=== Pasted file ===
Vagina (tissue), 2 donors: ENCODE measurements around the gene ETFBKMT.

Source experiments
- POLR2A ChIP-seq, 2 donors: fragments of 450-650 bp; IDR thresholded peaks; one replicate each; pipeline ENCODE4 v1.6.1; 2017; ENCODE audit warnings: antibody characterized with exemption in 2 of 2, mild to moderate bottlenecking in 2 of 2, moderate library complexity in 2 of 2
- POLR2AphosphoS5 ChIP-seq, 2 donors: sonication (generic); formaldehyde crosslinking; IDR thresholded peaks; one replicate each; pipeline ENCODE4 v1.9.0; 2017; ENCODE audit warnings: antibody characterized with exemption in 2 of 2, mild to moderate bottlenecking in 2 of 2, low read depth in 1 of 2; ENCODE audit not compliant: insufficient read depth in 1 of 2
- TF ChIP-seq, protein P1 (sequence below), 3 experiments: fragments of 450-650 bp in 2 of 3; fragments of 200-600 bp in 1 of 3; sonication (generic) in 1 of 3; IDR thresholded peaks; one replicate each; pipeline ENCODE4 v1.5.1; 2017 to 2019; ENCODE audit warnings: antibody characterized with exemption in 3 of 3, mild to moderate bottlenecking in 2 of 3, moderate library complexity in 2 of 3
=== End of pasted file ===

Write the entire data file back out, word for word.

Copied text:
Vagina (tissue), 2 donors: ENCODE measurements around the gene ETFBKMT.

Source experiments
- POLR2A ChIP-seq, 2 donors: fragments of 450-650 bp; IDR thresholded peaks; one replicate each; pipeline ENCODE4 v1.6.1; 2017; ENCODE audit warnings: antibody characterized with exemption in 2 of 2, mild to moderate bottlenecking in 2 of 2, moderate library complexity in 2 of 2
- POLR2AphosphoS5 ChIP-seq, 2 donors: sonication (generic); formaldehyde crosslinking; IDR thresholded peaks; one replicate each; pipeline ENCODE4 v1.9.0; 2017; ENCODE audit warnings: antibody characterized with exemption in 2 of 2, mild to moderate bottlenecking in 2 of 2, low read depth in 1 of 2; ENCODE audit not compliant: insufficient read depth in 1 of 2
- TF ChIP-seq, protein P1 (sequence below), 3 experiments: fragments of 450-650 bp in 2 of 3; fragments of 200-600 bp in 1 of 3; sonication (generic) in 1 of 3; IDR thresholded peaks; one replicate each; pipeline ENCODE4 v1.5.1; 2017 to 2019; ENCODE audit warnings: antibody characterized with exemption in 3 of 3, mild to moderate bottlenecking in 2 of 3, moderate library complexity in 2 of 3